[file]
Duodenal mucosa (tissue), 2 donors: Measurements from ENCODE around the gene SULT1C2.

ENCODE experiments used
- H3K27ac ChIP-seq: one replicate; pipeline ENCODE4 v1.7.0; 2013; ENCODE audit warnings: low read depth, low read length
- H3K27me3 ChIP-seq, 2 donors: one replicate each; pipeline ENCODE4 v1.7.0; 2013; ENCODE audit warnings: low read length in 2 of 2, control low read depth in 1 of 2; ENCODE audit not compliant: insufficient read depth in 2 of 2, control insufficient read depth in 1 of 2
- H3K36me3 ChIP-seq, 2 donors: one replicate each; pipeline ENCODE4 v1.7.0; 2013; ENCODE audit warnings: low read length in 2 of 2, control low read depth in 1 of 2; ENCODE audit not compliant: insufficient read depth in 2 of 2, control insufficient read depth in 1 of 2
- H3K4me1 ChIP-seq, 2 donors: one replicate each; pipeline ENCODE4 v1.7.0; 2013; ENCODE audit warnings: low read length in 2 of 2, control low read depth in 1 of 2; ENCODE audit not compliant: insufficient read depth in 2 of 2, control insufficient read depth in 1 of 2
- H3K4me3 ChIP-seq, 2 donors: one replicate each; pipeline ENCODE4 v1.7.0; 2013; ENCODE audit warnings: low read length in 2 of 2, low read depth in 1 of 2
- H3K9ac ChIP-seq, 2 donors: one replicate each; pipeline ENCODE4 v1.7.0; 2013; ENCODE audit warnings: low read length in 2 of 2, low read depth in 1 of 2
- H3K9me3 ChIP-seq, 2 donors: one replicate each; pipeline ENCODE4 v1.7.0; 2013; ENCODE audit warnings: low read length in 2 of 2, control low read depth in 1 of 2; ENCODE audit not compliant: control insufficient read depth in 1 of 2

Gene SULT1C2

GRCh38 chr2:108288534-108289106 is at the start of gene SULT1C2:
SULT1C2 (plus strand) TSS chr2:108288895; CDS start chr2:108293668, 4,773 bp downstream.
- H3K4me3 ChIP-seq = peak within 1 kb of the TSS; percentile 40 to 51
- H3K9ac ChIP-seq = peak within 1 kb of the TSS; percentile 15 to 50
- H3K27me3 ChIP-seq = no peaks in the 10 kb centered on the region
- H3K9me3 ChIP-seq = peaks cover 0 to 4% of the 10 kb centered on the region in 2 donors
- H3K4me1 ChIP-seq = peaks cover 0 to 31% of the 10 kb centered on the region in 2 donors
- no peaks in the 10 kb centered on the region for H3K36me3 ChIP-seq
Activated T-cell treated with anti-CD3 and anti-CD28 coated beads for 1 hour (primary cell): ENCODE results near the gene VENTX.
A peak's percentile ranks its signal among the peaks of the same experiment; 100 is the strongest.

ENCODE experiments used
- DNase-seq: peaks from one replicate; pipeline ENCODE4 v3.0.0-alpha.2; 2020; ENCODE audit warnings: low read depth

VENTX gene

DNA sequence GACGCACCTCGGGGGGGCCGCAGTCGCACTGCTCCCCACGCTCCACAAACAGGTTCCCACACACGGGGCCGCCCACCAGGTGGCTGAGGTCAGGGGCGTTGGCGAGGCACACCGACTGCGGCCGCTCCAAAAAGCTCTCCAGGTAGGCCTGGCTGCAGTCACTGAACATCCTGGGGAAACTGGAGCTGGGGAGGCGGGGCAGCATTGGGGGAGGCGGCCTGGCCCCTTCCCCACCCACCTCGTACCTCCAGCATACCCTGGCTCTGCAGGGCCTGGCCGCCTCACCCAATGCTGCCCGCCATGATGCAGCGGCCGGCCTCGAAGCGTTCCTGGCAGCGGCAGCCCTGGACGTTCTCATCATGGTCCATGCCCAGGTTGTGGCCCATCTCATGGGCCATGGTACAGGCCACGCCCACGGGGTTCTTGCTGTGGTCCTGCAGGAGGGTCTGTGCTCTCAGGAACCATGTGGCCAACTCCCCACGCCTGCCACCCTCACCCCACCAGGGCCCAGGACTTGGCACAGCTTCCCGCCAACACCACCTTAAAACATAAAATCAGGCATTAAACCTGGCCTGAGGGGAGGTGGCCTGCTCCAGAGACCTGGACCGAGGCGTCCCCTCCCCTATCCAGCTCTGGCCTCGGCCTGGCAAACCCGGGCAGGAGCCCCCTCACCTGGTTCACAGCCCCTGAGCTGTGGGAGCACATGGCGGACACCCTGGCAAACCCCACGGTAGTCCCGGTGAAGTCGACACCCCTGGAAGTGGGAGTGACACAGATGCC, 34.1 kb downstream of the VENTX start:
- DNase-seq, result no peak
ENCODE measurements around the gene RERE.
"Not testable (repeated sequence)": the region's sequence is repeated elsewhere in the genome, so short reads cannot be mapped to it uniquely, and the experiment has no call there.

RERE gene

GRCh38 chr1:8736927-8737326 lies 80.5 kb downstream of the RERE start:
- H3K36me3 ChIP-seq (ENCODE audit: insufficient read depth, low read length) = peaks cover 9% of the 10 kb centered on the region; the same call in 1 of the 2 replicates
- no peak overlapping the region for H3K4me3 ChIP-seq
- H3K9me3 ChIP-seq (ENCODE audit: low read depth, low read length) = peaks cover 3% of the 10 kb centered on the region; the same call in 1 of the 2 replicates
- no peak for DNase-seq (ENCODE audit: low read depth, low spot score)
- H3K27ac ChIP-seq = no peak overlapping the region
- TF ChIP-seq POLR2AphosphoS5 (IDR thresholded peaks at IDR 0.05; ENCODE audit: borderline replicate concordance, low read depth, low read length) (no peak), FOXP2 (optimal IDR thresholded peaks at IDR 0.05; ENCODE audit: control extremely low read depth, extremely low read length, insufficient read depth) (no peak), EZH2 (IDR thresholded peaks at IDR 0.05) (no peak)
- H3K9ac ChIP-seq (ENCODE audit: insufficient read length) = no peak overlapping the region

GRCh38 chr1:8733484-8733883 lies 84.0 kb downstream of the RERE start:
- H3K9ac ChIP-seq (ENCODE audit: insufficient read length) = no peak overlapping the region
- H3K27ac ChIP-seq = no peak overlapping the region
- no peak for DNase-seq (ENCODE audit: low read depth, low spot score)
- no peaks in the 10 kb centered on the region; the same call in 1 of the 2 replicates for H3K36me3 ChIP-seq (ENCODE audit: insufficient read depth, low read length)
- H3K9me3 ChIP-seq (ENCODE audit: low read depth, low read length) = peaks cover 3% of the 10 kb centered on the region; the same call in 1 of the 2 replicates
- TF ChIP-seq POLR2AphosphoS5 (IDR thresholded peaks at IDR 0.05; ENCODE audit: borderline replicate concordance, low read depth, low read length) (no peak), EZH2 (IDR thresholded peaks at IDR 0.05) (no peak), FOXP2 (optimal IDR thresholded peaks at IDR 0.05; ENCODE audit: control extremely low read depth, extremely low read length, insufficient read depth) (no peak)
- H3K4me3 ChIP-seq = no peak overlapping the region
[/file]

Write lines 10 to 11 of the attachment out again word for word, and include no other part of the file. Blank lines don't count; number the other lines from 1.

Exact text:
Gene SULT1C2

GRCh38 chr2:108288534-108289106 is at the start of gene SULT1C2: